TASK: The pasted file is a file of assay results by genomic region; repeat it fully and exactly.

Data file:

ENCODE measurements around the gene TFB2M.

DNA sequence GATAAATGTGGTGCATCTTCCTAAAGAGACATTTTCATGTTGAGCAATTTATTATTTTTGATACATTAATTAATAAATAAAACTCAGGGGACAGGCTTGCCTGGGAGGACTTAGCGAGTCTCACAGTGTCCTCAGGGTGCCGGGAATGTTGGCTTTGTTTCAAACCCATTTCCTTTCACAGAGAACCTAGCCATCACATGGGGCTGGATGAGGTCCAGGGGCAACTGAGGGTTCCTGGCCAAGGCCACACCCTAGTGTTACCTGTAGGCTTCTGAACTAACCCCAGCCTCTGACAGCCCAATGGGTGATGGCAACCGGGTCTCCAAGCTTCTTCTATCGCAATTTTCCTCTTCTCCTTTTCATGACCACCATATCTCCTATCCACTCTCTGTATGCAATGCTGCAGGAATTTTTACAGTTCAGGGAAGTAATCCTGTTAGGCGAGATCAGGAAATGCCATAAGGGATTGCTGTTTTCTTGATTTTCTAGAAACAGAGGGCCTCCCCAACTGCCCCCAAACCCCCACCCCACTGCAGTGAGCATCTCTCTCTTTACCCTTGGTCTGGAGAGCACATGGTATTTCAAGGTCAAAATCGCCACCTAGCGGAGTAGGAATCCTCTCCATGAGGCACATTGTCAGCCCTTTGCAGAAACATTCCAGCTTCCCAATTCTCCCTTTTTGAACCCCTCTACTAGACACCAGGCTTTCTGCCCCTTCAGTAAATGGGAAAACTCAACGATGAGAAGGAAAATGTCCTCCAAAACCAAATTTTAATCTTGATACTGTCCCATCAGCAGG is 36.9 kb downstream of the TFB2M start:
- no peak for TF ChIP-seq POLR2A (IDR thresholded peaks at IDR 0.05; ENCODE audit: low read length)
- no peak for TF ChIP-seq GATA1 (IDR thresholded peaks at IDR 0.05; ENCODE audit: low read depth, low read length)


ENCODE measurements around the gene TFB2M.

DNA sequence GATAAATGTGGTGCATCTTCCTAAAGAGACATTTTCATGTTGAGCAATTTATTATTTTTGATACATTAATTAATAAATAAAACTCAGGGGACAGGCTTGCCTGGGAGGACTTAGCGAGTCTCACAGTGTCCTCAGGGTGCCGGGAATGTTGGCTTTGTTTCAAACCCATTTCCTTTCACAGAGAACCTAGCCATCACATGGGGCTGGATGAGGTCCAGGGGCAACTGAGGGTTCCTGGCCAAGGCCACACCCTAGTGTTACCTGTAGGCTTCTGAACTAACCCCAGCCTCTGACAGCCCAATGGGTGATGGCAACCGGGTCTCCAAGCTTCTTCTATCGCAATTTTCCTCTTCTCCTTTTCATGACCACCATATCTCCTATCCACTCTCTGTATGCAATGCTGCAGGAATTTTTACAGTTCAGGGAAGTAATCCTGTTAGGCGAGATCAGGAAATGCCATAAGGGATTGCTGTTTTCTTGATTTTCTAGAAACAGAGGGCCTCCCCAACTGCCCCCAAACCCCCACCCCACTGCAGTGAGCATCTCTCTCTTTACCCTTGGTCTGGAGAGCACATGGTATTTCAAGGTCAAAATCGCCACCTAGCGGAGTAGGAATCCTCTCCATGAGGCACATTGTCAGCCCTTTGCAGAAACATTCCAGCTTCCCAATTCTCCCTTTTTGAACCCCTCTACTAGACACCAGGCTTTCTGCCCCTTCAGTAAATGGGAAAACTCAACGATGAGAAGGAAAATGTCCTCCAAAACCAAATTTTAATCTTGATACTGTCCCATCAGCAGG is 36.9 kb downstream of the TFB2M start:
- no peak for TF ChIP-seq POLR2A (IDR thresholded peaks at IDR 0.05; ENCODE audit: low read length)
- no peak for TF ChIP-seq GATA1 (IDR thresholded peaks at IDR 0.05; ENCODE audit: low read depth, low read length)